March 20, 1996 in Nation/World

Court Strikes Down Affirmative Action At Texas University Case Has The Potential To End Affirmative Action At Colleges And Universities Nationwide

David G. Savage Los Angeles Times
 

For the first time, a federal appeals court has struck down the use of affirmative action in state colleges and universities, a ruling that will likely force the Supreme Court to reconsider the issue in the next year.

In a 3-0 ruling, the U.S. 5th Circuit Court of Appeals said Tuesday the University of Texas may not use race as factor when admitting students.

The court concluded that a white applicant to the law school, who was rejected despite her 3.8 grade average, was a victim of racial discrimination because many black and Latino candidates were admitted despite their lower academic standing. The court, which has jurisdiction in Texas, Louisiana and Mississippi, ordered the university to admit her and pay damages for violating her rights.

The 14th Amendment’s guarantee of equal treatment for all does not allow the university “to continue to elevate some races over others, even for the wholesome purpose of correcting perceived racial imbalance in the student body,” said Judge Jerry E. Smith of Houston.

The closely watched Texas case has been dubbed “Bakke II” in education circles. For the past two years, conservative legal activists have supported the white student’s lawsuit and believed the case has the potential to end affirmative action at colleges and universities nationwide.

Tuesday’s ruling in their favor could not be more sweeping. The appeals court concluded that the Supreme Court’s Bakke decision of 1978 is “not binding precedent” any longer because more recent decisions have implicitly overturned it.

Moreover, the court threatened the Texas officials with punitive damages if they continue to give admission preferences to black and Latino students.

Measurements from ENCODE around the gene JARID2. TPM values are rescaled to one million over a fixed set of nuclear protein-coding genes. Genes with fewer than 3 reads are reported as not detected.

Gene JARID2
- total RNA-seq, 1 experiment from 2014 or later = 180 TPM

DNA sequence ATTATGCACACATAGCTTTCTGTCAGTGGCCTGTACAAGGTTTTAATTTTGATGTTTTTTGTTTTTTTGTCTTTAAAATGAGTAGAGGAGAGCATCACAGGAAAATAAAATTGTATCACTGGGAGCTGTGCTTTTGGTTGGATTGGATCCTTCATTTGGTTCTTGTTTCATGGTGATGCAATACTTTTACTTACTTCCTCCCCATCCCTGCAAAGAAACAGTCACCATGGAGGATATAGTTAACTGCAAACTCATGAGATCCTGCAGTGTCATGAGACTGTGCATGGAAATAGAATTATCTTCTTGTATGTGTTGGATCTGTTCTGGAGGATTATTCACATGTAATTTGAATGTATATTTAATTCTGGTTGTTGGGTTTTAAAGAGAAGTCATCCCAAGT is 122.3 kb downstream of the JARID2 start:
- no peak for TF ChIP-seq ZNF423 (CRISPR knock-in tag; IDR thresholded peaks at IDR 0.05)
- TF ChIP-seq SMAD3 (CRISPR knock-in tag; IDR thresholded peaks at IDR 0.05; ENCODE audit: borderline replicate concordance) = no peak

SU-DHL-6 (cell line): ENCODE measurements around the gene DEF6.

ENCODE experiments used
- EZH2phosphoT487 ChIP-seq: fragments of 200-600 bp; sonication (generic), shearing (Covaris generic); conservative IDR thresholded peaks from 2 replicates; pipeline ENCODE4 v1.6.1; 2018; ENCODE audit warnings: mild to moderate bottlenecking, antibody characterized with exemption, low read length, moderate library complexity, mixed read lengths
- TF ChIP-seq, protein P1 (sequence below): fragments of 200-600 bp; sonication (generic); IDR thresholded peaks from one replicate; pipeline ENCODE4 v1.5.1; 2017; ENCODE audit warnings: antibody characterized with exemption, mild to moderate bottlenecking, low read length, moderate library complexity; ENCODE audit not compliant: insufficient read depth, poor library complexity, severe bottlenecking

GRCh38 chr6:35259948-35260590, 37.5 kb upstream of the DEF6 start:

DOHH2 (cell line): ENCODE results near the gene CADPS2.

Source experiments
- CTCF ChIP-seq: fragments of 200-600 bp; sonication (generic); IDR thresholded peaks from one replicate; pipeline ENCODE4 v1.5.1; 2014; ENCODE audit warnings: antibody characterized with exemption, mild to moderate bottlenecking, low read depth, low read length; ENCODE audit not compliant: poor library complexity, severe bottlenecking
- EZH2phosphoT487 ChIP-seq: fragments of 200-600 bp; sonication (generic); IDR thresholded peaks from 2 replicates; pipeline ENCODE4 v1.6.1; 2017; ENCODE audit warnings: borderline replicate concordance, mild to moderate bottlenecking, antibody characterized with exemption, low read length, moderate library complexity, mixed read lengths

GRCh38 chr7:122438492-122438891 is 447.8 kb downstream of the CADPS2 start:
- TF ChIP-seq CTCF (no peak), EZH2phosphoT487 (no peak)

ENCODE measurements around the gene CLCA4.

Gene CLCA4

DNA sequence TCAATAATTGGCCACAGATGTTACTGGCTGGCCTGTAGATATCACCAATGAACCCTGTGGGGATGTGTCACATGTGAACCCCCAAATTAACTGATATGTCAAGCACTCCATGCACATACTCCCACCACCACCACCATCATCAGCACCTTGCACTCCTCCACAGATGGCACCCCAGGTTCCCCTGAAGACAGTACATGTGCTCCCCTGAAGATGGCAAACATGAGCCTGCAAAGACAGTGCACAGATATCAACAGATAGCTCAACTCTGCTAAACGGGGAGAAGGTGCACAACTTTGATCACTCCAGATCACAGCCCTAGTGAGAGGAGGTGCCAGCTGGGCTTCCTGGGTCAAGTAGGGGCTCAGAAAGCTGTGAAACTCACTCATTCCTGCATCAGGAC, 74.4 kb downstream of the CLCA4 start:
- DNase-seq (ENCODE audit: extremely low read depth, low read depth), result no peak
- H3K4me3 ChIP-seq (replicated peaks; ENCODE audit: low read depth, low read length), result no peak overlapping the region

Washington attorney Theodore R. Olson, who represented the unsuccessful white applicant, said he was delighted with the decision.

“This is a ringing endorsement of the view that racial discrimination is not the way to end racial discrimination,” Olson said. “This makes clear for the first time that it is not constitutional to discriminate against some students to accomplish something so elastic as ‘diversity,”’ he said.

“This looks to be an explicit rejection of Bakke,” said Sheldon Steinbach, an attorney for the American Council on Education, which supported the university in the case.

The 1978 Bakke case has set the standard for affirmative action in higher education. Four justices in that ruling said it was illegal to discriminate in favor of minorities and against whites in the admissions process. Four other justices said such affirmative action was legal to make up for past discrimination.

Then-Justice Lewis F. Powell Jr. split the middle. Generally, racial discrimination of any sort is illegal, he said, but universities may consider the race of black students as a “plus factor” so as to bring about “diversity” in their entering classes.

Since then, university officials have routinely cited Powell’s opinion as justification for their affirmative action policies. It is not clear, however, that the current Supreme Court still supports the “diversity” rationale.

In 1989, the Supreme Court said state and local officials may not use race as a factor in awarding contracts, except as a narrow remedy for proven past discrimination.

Last year, the justices on a 5-4 vote affirmed that strict approach and overturned an earlier decision that had allowed the government to seek “diversity” on the airwaves by steering new radio and TV licenses to minority entrepreneurs.

That suggested to leaders of the Center for Individual Rights, a conservative legal group in Washington, that the Bakke decision would be reversed if a challenge made its way to the Supreme Court.

And the case of Cheryl J. Hopwood looked to be an ideal vehicle for the challenge.

Having grown up in a poor family in New Jersey, Hopwood worked her way through college and earned a 3.8 grade average. As a new Texas resident, she scored at the 83rd percentile on the law school admissions test and applied to the University of Texas law school in Austin.

In 1992, she was rejected, although her scores and grades were higher than all but one of the 41 black students who were admitted that year and all but three of 55 Mexican-American students who won admission.

Armed with a lawsuit, her attorneys examined how students were admitted. As the appeals court noted, they learned applications were “color-coded according to race” and handled by separate evaluating committees. In memos, faculty members conceded they were using “what is in essence a quota system.”

Citing a series of Supreme Court rulings, Smith of the U.S. 5th Circuit Court of Appeals said university officials may not classify students differently based on their race.

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